Tim LaHaye, an evangelist who shaped the modern Religious Right and wanted to be a science fiction author, died yesterday at the age of 90.
LaHaye is probably best known for co-authoring the Left Behind series, which branded itself as a fictionalization of events that haven’t happened yet. Those events, of course, just happen to be a literalist interpretation of the Book of Revelation, down to the locusts and rivers of blood. “We believe that God has raised up America to be a tool in these last days, to get the Gospel to the innermost parts of the earth,” he told CBS’ “60 Minutes” in 2005. Well, maybe.
Not only was he responsible for unleashing Left Behind upon the world (much the way the Four Horsemen will allegedly spread famine, plague, war and death), he founded the Tim LaHaye School of Prophecy at Jerry Falwell’s Liberty University and published a number of books on the subject. That career made him a fixture in the Religious Right—and a magnet for controversy.
In an essay for Christianity Today, his Left Behind co-author Jerry Jenkins bemoaned the fact that his friend will be remembered for being “opinionated, polemic, a right-wing conservative fundamentalist—and some will even accuse him of homophobia.” He’ll be remembered that way because he was that way. LaHaye didn’t just peddle apocalyptic paranoia; he also earned millions of dollars agitating against equal rights for women and LGBT people. “A large percentage of women’s and children’s attire is designed by homosexuals, who can hardly be expected to highlight the differences between the sexes. Because the mother is so feminine, what she considers ‘darling’ or ‘cute’ may really be harmful for a boy,” he wrote in his 1977 classic, Understanding The Male Temperament. In that same book, he urged men to consider what it would be like to be under “submission…on a 24-hour basis, 365 days a year.”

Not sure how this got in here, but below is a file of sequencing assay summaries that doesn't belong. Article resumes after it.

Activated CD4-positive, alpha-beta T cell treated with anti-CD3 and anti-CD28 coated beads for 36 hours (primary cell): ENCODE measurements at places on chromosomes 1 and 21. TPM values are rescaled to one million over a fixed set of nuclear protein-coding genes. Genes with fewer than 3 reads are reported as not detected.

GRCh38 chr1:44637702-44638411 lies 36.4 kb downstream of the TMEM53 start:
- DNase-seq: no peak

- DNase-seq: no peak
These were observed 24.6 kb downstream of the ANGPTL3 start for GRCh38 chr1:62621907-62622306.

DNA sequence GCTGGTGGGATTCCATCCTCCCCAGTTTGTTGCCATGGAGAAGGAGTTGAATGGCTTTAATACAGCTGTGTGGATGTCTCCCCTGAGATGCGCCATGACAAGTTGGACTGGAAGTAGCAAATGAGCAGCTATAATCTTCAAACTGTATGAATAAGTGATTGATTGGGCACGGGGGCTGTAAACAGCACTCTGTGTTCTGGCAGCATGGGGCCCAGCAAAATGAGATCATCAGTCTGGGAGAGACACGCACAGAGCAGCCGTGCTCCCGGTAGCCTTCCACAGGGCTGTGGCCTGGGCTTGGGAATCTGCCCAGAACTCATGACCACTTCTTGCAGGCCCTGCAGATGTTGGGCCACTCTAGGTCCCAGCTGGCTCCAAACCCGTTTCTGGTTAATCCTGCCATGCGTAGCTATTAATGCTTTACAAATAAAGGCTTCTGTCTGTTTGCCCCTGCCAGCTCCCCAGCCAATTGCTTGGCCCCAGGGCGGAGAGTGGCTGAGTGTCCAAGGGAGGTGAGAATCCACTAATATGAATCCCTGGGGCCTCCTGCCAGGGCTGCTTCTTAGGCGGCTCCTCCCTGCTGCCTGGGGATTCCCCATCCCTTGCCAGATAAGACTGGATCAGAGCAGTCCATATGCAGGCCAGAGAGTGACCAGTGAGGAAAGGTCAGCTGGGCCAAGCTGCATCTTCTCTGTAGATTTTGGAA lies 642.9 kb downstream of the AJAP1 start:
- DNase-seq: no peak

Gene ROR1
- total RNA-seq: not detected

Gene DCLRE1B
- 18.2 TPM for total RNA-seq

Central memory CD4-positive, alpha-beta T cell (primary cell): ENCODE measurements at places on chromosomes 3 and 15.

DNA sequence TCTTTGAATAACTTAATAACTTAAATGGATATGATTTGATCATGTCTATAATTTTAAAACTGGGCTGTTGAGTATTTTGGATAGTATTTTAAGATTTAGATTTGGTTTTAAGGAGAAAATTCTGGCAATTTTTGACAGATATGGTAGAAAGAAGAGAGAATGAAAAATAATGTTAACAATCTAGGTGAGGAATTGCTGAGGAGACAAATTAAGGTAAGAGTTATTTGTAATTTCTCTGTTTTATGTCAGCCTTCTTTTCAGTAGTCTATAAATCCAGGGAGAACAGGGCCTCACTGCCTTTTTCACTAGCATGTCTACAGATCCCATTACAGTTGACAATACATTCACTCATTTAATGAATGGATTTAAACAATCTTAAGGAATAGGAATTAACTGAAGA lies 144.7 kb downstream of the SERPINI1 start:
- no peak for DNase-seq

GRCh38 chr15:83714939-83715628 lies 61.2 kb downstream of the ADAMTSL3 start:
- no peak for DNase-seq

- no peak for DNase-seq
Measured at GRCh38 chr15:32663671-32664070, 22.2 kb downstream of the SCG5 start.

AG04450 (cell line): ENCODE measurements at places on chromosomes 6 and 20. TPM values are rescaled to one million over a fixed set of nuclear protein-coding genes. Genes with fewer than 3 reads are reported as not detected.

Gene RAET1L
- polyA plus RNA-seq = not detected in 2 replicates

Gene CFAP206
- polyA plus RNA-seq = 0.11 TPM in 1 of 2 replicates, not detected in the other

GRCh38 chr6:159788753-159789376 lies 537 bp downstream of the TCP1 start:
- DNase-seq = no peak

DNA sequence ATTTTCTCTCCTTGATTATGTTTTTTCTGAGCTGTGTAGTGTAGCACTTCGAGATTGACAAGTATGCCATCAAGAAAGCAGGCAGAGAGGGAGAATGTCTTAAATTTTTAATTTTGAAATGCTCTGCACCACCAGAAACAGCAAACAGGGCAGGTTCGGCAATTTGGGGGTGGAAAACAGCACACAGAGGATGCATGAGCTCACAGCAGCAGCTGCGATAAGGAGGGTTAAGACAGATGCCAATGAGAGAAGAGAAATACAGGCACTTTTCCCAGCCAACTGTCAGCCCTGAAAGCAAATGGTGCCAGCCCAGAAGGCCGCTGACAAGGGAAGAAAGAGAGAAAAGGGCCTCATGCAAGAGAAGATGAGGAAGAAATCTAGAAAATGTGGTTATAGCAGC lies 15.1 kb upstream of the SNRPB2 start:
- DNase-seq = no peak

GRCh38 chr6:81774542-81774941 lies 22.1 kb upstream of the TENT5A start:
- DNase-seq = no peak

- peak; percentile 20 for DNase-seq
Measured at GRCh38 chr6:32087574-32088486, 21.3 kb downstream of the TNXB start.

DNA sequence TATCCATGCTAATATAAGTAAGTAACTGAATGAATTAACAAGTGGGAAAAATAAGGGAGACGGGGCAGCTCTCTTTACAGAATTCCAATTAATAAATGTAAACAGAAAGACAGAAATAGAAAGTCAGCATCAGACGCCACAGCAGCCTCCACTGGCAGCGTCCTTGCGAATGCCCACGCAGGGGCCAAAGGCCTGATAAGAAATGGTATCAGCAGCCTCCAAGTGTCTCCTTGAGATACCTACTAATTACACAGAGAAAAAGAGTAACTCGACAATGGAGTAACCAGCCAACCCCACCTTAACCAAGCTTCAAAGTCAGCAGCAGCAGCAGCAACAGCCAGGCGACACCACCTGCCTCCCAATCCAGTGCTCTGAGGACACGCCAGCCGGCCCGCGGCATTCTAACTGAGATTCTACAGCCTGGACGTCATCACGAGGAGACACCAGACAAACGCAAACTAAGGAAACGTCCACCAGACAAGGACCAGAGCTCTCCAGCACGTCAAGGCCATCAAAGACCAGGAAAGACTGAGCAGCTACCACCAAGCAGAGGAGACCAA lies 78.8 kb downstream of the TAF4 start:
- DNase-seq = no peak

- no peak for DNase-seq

“That is exactly what God demands of your wife,” he explained.
Homosexuality proved a bit of a fixation for this man of god: He published a book titled The Unhappy Gays in 1987. In it, he attributed near-supernatural powers to the LGBT community, asserting that they have a “hidden language and means of communication unknown by straights” and are “the best liars you will ever meet.”
The only entity LaHaye hated almost as much as he hated LGBT people was the Roman Catholic Church. He repeatedly argued that Catholics “worship” the pope and therefore engage in idol worship. As Americans United Communications Director Rob Boston reported back in 2002, LaHaye also believed that the Catholic Church was the “whore of Babylon” described in his favorite book of the Bible and would usher in Armageddon due to its heresy.
If that all sounds a bit like a rejected Dan Brown novel pitch, buckle in. LaHaye also believed the Illuminati controlled world events, presumably for the benefit of Lucifer. Jenkins neglected to mention that in yesterday’s essay.
LaHaye’s bizarre views make it even more remarkable that he managed to wield significant influence in the Religious Right before his death. He co-founded the powerful Council for National Policy and his wife, Beverly, founded Concerned Women for America.
The contemporary Religious Right owes its character in large part to LaHaye’s work. He urged conservative evangelicals to participate in right-wing politics—then stoked the nascent movement’s obsession with the End Times and its opposition to feminism and rights for LGBT people. Sadly, that tragic legacy will long outlast him.